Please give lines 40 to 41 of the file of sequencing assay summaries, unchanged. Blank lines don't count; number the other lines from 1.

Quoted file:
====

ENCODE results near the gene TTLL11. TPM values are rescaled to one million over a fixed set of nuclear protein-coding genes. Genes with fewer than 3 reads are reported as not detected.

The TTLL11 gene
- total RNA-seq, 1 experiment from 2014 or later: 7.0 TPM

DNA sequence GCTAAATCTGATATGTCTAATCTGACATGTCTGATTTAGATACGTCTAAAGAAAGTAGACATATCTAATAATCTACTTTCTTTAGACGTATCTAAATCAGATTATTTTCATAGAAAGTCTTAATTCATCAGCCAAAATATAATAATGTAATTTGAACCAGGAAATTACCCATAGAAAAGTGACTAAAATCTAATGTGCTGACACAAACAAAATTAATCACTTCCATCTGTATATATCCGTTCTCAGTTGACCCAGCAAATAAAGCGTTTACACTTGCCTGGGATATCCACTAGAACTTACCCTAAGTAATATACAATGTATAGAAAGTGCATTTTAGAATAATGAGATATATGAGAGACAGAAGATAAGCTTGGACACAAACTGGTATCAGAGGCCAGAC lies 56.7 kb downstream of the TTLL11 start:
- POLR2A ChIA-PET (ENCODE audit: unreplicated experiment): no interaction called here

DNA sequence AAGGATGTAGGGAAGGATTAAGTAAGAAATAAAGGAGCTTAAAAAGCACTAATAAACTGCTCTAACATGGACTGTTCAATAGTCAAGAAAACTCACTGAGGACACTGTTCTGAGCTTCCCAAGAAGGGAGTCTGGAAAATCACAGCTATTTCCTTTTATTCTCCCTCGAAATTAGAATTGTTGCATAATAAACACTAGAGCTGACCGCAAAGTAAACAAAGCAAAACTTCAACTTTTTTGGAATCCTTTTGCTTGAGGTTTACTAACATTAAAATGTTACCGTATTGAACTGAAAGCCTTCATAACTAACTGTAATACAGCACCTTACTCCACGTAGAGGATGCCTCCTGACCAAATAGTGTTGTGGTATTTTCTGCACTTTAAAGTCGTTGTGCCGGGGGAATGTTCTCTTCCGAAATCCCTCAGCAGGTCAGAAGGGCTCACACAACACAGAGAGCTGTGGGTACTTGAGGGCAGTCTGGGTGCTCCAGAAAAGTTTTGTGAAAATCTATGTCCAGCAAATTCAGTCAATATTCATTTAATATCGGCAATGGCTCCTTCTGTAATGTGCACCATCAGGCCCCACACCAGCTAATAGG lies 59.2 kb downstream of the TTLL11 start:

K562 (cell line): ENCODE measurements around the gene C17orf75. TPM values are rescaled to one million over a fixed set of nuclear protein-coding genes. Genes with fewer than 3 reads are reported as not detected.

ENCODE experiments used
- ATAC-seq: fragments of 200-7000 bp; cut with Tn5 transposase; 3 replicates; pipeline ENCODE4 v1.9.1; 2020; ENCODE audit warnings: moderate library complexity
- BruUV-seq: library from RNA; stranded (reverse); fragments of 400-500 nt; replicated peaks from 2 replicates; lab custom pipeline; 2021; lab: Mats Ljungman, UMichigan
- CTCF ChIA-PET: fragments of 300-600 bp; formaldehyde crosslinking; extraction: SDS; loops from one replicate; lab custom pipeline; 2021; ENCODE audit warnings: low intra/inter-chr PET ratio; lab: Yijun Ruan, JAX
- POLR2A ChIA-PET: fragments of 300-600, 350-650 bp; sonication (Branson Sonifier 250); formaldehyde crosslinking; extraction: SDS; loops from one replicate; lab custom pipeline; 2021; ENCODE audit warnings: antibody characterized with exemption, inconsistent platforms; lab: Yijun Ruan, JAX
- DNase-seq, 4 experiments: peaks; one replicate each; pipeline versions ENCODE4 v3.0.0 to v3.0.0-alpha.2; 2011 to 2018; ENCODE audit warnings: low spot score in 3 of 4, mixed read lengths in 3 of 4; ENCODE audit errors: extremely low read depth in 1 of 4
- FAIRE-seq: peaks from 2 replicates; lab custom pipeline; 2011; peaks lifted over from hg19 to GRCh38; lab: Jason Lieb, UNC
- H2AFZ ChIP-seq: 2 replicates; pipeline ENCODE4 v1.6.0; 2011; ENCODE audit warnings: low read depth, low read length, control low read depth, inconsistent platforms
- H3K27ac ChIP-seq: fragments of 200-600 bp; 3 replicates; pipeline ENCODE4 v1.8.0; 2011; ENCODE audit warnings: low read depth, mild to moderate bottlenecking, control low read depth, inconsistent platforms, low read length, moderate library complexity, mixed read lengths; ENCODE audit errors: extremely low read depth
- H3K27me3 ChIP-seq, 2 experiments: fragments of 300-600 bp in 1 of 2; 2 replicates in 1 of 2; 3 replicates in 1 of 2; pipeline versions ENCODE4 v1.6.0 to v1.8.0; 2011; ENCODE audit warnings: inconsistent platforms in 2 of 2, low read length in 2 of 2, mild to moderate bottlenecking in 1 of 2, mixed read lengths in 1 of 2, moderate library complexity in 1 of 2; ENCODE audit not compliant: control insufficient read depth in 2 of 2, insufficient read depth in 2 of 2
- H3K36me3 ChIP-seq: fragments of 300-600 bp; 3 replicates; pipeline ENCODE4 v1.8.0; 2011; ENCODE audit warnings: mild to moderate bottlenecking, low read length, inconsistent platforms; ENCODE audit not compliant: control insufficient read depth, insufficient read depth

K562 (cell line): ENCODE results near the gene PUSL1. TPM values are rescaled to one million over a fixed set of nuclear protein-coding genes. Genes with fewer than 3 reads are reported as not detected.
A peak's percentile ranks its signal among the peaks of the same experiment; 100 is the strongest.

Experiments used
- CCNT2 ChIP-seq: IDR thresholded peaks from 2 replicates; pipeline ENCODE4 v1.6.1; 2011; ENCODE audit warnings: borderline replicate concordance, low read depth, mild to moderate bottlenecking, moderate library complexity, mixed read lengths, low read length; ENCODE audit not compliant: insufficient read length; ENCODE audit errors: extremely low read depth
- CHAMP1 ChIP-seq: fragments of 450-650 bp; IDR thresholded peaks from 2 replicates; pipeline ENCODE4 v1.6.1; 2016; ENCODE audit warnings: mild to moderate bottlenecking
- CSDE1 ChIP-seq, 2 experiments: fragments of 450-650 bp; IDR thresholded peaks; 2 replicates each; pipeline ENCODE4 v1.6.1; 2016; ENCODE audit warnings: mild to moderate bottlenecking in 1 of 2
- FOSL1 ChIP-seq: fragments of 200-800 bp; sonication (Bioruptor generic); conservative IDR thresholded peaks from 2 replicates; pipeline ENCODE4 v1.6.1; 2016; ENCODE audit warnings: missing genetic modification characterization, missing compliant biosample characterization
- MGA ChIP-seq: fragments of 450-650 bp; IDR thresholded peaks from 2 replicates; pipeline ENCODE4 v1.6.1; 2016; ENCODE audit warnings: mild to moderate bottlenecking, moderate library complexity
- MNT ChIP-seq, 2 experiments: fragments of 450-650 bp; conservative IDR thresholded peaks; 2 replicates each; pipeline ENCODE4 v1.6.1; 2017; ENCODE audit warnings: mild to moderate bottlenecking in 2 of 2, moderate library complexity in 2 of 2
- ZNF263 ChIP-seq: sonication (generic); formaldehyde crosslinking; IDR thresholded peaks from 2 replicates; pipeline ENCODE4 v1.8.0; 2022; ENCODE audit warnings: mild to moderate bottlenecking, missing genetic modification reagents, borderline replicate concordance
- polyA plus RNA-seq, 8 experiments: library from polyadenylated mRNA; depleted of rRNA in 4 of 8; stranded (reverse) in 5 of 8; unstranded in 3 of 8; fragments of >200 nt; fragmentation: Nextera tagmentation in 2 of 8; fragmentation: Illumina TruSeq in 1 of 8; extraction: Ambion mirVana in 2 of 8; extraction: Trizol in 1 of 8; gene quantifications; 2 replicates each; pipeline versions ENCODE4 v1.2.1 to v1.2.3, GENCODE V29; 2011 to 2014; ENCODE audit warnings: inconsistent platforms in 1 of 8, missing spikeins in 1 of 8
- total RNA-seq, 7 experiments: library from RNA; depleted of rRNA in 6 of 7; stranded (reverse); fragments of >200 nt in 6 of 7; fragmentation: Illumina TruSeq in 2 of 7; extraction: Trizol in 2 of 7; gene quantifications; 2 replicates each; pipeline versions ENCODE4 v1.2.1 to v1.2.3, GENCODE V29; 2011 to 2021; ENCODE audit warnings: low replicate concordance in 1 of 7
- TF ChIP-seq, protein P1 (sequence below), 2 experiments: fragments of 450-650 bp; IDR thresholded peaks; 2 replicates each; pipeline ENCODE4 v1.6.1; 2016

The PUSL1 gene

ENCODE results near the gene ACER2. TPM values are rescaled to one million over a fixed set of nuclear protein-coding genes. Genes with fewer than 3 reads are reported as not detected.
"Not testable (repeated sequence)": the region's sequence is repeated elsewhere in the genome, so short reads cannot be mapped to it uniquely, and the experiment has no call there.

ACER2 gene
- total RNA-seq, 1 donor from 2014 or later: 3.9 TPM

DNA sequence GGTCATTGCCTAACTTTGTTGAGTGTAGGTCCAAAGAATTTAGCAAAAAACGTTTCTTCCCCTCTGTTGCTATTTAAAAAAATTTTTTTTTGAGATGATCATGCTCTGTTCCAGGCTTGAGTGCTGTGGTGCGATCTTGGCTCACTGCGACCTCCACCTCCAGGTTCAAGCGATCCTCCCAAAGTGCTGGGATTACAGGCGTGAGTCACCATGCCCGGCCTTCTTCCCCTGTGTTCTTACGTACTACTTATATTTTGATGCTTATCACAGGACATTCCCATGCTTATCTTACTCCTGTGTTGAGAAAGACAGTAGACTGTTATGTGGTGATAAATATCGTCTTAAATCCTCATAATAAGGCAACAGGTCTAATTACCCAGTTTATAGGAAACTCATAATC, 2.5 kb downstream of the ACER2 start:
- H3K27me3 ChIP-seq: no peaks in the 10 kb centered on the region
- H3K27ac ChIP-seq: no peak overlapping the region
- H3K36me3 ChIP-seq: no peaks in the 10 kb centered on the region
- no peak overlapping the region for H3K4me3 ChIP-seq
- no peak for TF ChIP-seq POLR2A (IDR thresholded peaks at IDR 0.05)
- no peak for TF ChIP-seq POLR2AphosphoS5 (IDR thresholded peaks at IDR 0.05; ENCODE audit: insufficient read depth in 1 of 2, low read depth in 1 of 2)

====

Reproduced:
- H3K36me3 ChIP-seq: no peaks in the 10 kb centered on the region
- no peak overlapping the region for H3K4me3 ChIP-seq